Broadcasters and Aereo: sometimes winning means losing

We have a lottery game here in Texas called “All or Nothing.” The point is that if you get ALL the numbers on your ticket, you win, but you also win if there are NONE of the numbers on your ticket. Hence, “all or nothing.”

I think the Supreme Court’s pending decision in the broadcasters versus Aereo case is a similar proposition for the broadcast TV industry, although the other way around. They will lose even if they win.

Historically, when given the opportunity — which this case does — to come down on the side of culture, the high court cannot resist, and culture — whether we like it or not — is moving to a one-to-one model of communications. There are exceptions, certainly, but the use of government resources, like spectrum, to enable old school thinking is up for grabs in the hands of the high court. What most people don’t realize is that one-to-one can mimic one-to-many in certain necessary situations, but one-to-many cannot mimic one-to-one. This is the essence of Jay Rosen’s “Great Horizontal,” and why this case is so fraught with danger for the status quo. You see, it isn’t about my ability to receive; it’s about my ability to send, and that’s why a whole host of laws have to be modified, including the use of the spectrum that’s owned by the people.

TVNewsCheck’s Harry Jessel published a piece last week that examined the question of what happens if the court sides with Aereo. As informative as the essay is, the comments are not only entertaining but also revealing regarding how broadcasters think in terms of defending themselves in the case. Here are six general themes:

  1. Its “unnegotiable” civil defense mission is what will sustain broadcast spectrum. The Telcos even now are working to develop a new system of civil defense warnings and assisting the government in real time and beyond.
  2. The question before the court can’t produce a loss for broadcasters. Since when has the “question before the court” prevented the Supremes from deviating? Sorry, I don’t view this as protection.
  3. Local bandwidth is too small to permit any significant competition to high quality OTA broadcast delivery. This is the same argument used by broadcasters when cable first came on the scene. Quality follows what culture wants.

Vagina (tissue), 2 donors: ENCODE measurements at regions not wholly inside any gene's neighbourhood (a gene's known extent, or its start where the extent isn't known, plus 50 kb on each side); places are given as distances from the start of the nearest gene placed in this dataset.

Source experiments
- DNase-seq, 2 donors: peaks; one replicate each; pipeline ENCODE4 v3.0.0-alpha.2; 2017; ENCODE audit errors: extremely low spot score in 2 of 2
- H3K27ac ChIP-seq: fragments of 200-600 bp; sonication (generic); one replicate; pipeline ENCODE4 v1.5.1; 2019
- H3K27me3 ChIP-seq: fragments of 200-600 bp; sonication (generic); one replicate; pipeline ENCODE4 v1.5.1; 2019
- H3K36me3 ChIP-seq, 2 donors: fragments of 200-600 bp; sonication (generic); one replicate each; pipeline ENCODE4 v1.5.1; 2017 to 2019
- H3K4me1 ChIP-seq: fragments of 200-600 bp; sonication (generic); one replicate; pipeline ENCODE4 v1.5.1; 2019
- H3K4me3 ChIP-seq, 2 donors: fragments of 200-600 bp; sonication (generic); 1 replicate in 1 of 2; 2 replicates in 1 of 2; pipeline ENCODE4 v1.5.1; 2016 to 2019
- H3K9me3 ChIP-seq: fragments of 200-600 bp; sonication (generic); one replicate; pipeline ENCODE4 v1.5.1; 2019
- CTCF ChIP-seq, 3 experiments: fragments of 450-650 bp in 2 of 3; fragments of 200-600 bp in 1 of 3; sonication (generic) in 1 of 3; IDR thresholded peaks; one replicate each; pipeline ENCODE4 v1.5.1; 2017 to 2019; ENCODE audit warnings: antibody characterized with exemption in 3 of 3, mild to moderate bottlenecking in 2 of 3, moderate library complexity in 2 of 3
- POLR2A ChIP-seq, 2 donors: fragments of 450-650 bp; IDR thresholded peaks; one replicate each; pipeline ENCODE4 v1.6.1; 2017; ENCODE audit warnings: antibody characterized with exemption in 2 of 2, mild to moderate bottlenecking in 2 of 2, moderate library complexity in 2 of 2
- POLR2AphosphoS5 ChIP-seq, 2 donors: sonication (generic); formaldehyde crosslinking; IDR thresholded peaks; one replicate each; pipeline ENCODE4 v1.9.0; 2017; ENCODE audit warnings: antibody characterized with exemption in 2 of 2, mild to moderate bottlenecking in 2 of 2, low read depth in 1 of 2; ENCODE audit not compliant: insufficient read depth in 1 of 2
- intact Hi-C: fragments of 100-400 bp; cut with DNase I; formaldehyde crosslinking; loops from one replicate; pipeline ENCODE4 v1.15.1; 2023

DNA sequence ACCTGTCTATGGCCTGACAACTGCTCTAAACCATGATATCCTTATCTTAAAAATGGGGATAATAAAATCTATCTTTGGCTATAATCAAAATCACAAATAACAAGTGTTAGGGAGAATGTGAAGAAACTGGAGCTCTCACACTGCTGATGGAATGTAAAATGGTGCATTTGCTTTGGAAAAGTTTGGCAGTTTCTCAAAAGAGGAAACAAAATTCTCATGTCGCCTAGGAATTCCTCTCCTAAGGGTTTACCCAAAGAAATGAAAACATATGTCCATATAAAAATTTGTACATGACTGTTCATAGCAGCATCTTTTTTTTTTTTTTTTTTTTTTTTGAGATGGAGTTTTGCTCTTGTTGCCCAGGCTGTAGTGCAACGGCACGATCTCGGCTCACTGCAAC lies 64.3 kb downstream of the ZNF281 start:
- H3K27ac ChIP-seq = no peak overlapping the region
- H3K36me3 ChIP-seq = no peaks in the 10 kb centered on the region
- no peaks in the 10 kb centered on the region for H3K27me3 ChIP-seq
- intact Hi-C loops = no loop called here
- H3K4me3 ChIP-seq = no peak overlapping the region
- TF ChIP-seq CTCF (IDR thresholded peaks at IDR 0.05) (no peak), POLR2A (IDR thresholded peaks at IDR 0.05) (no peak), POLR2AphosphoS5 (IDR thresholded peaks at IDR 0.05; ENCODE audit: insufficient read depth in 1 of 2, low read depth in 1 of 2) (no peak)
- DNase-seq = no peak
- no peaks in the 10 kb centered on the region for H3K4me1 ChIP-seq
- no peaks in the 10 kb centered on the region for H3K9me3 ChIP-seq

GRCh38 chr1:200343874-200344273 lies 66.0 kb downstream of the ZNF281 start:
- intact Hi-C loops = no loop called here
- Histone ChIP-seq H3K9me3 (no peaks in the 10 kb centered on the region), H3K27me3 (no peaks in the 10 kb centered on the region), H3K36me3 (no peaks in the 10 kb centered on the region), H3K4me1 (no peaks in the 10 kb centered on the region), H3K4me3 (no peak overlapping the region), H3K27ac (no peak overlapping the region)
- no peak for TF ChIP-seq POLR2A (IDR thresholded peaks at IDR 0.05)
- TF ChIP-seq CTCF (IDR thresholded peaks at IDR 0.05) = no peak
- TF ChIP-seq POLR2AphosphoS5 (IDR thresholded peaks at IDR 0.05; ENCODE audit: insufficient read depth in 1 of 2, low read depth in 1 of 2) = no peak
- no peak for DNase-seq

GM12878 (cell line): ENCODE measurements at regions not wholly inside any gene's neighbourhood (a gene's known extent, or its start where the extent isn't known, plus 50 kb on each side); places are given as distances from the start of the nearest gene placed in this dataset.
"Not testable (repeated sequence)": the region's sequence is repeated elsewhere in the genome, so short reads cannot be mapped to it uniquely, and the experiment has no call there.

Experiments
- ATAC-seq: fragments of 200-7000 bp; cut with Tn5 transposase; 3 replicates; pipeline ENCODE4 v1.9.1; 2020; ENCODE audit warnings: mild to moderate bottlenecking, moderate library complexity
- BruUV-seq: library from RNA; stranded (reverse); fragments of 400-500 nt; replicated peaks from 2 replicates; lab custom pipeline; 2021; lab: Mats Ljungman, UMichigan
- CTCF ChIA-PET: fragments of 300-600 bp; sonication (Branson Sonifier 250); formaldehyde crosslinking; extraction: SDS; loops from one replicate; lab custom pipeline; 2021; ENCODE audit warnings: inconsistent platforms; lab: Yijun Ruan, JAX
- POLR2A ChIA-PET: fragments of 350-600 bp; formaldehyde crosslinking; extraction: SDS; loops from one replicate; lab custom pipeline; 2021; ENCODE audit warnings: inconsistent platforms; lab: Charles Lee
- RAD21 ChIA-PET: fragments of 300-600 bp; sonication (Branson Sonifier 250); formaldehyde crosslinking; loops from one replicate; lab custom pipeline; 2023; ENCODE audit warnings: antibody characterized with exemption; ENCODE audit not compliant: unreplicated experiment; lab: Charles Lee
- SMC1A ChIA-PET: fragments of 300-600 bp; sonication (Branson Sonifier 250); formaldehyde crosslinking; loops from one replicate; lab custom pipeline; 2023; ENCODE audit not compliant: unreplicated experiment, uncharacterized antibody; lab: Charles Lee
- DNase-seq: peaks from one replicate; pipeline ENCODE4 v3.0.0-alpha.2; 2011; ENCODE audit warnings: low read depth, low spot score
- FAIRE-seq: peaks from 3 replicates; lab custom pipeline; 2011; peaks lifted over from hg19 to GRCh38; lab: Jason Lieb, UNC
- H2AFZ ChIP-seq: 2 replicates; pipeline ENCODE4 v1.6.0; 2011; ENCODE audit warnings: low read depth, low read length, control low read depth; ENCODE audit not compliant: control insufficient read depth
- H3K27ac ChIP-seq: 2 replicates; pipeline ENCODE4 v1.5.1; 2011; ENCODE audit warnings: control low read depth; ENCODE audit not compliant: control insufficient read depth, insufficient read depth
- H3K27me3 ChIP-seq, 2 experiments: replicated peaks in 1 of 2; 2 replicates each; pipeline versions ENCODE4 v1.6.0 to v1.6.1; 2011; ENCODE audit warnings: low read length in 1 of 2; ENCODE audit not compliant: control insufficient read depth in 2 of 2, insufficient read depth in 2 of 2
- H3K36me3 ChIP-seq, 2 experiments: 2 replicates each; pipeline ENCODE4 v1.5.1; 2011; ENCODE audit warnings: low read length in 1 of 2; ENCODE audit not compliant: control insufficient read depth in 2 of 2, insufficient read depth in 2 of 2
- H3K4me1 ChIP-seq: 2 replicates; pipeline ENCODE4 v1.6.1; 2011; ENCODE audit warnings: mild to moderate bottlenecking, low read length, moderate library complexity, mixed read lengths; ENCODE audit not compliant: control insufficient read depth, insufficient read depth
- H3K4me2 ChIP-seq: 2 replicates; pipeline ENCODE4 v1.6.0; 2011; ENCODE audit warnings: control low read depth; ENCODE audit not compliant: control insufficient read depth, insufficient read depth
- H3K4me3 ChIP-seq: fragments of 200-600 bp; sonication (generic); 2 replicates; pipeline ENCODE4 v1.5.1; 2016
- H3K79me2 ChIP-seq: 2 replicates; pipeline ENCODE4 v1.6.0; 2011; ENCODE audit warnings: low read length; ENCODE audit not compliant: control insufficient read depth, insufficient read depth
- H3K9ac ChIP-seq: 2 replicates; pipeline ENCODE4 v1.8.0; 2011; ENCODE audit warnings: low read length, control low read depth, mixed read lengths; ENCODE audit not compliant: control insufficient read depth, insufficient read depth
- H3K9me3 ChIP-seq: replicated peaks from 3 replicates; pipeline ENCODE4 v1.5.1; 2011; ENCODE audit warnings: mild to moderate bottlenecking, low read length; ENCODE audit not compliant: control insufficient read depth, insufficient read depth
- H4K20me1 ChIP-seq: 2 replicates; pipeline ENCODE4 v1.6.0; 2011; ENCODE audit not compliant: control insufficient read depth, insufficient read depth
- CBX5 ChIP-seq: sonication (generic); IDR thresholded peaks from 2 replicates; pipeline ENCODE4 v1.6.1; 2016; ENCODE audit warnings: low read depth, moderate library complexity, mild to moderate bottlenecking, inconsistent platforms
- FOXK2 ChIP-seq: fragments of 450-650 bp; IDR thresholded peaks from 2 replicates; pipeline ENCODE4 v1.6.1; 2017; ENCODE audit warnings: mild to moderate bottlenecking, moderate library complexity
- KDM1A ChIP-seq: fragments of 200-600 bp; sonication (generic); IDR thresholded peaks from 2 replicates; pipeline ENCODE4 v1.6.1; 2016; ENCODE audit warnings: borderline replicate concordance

4. The most likely outcome would be for Congress to intervene, revising the Copyright Act to bring systems such as Aereo’s within the purview of the transmit clause. The Supreme Court doesn’t need Congress to make law.
  5. There is a finely balanced economic ecosystem going on here in which everyone thrives. But it’s an ecosystem that can be damaged if something disruptive, like a Supreme Court win for Aereo, took place. Nobody cares about our “finely balanced economic ecosystem,” except where it impacts their wallets, and that is a biggie that the court could impact.
  6. If the Supremes give the decision to Aereo, then broadcasters’ spectrum is safe, because Aereo depends on a broadcast signal in order for its antenna farms to work. Well, yes, and that’s a possibility, but Harry’s piece fully explores how that could be a net loss for broadcasters anyway.

If the broadcasters were to win, however, there’s a significant chance, in my view, that the price of winning will be its spectrum, because there is widespread and significant pressure to shift TV stations to cable in the name of spectrum use for the one-to-one world of the Web.

It is the law that gives broadcasters the spectrum. It is the law that says cable companies MUST carry the broadcast signals. It is the law says that broadcasters have a right to compensation for cable carrying their signals. And now broadcasters want the law again to boost their business model. Live by the law, die by the law, for the Supreme Court is the final arbiter of what is or isn’t law, and that’s why this case was such a crap shoot from the beginning.

Broadcasters are already acting as cable companies, and here’s the rub. If broadcast signals become cable channels, then must-carry laws are irrelevant, and retrains fees become renegotiable. Without the weight of law behind the broadcast companies, there’s little doubt in my mind that the networks will by-pass the local money tree in making their programming available via cable. Hence, the losing even if they win.

The problem for the Supremes — and the key reason I think they took this case — is the profound necessity of rewriting what copyright means, absent the immense Congressional lobbying power of the status quo. “Intellectual property” is an oxymoron created by the entertainment industry to give itself the weight of law in conducting its business throughout the world. It works fine in the one-to-many world of mass media, but it makes no sense in the Great Horizontal, and this is the conundrum for the court. Personal use of products must include sharing in a one-to-one universe, and every one of the old industries that thrived in a one-to-many paradigm must face this reality. It will take something like a court ruling to give the people formerly known as the audience (thank you, Jay Rosen) what they deserve.

The supermarket can’t charge me twice for a meal I share with neighbors, yet this is the absurdity of current copyright inside the network. The network is a cultural shift that’s here to stay, and its advancement is the duty of those in positions to make it so, such as our Supreme Court justices. Neither side in this case gives a ripple chip about consumers, the people, and that’s what the court will be forced to consider.

Folks, there’s much more riding here than the question before the court. In attempting to right what they view as a business wrong, broadcasters have opened Pandora’s box, and the chaos unleashed will likely produce a deleterious result for anything “business as usual.”

BONUS LINK, also via TVNewsCheck: Michael Berg’s legal view of the case (although tilted by an admitted bias towards the NAB).